5 ways our jobs may mean more to us than money

Whether it’s valuing a work/life balance over a high salary, or job satisfaction over earnings, we explore what means more to us when it comes to our careers

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For many of us, our careers, the workplace and what will become of our jobs in the future were all thrown into uncertainty during 2020. One of the biggest factors at play was the coronavirus pandemic – the side effects of which have seen many of us scrutinise our working lives more closely.

Through this new lens, we’re seeing how turbulent times may be inspiring people to re-evaluate the way in which they live and work, and what they consider the most important.

An Exploration of Worth

These changing attitudes, behaviours and opinions have been captured in research we undertook with YouGov in August and September 2020 for our research report, An Exploration of Worth. Taking into account the views of over 8,000 UK adults, the research uses both qualitative and quantitative methods to provide in-depth insight into how consumers define worth.

At a time when many are taking stock and re-evaluating their priorities, the report also provides a snapshot of what we as a nation perceive to be most worthwhile in our financial and working lives, and raises interesting questions about what that might mean for the future.

1. Job satisfaction over earnings

Our report found that, for most of us, job satisfaction is worth more than what is written on our pay cheque.

Given the choice, almost two thirds (63%) of the UK workers we surveyed believe that having a job that’s enjoyable is worth more to them than how much money they earn, suggesting that many of us value our jobs as more than just how much money we take home at the end of a working day.

2. Wellbeing before wealth

Our research demonstrates that money isn’t what most commonly impacts people’s overall sense of wellbeing. According to our survey’s respondents, relationships with partners, friends and family influence more of us than our possessions or how much we earn do, suggesting it’s the things money can’t buy that have the greatest worth.

While wealth might not define many of those surveyed, earnings do still impact our wellbeing, it seems. Although money isn’t everything, some consumers do believe it still plays a significant role in our lives, as 59% of those surveyed said that the amount they earn influences their overall sense of wellbeing – positively for 43% of people, negatively for 16%.


3. Work/life balance is top priority

If we had to choose a new job tomorrow, maintaining a good work-life balance (including flexible working and working from home) would be the top priority for many people.

In fact, out of those surveyed as part of our research, ‘maintaining a good work-life balance’ was the most popular choice of all options (at 28%) suggesting that - for some - there are intangible aspects of our working lives that come before money.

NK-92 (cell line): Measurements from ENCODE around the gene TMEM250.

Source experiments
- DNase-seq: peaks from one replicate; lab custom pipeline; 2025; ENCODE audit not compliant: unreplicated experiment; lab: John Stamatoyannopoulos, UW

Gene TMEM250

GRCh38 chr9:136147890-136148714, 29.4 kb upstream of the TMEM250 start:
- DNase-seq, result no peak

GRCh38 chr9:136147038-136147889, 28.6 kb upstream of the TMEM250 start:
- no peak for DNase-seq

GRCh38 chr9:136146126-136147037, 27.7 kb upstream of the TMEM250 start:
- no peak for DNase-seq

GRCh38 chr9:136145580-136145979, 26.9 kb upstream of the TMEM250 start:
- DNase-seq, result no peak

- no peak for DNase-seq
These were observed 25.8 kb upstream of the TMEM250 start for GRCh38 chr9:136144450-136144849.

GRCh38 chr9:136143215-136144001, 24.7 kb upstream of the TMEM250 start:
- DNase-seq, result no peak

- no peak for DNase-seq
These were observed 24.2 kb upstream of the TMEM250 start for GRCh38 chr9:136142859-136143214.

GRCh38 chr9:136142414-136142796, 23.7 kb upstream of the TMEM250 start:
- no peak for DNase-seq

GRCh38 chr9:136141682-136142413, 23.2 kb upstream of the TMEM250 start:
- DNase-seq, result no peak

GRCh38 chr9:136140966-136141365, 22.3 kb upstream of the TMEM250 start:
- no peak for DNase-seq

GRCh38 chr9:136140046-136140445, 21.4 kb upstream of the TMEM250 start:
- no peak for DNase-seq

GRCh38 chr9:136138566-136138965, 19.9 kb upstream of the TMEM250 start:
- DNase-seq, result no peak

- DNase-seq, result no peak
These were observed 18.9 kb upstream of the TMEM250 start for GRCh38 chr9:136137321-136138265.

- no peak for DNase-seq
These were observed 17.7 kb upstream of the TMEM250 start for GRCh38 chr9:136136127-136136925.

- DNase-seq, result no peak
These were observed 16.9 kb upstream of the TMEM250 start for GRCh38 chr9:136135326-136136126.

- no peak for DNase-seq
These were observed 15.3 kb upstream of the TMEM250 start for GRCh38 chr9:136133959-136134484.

4. Retiring when we like is a ‘must-have’ for some

While we consider our jobs as important to us, our retirement prospects are, too.

Our research found that being able to retire as soon as possible is one of the UK’s top five financial priorities. On top of this, being able to retire when we want was a ‘must have’ for one in five people .

Perhaps this is with good reason, as those who are retired are more likely to have a greater sense of self-worth (a nine or 10 out of 10) than those who are working.

Almost a quarter of people (24%) who are retired rate their feelings about themselves as a nine or 10 out of 10, in comparison to around 13% of people who are working and 14% of the general population.

5. Adding value to society is important

Influenced perhaps by the timing of our survey – during the summer of 2020 – key workers in particular feel that their work adds value to society. A striking 81% of healthcare professionals felt they were adding value to society through their work. Likewise, those working in education, scientific research and personal care services were all more likely to recognise that their work adds value to society than the general working population.

It’s probably not surprising that those who are most likely to feel their jobs add value to society are our healthcare professionals, teachers, scientists and carers. And teachers seem to enjoy their jobs too, with 74% of education workers we surveyed saying they liked what they do for a living.

So although the majority of UK workers (65%) would happily give up their jobs if they won the lottery, job satisfaction is still worth more to many of us than how much we earn.


The content in this article is for information only and is not advice. All content in this article was accurate on the date of publication shown above.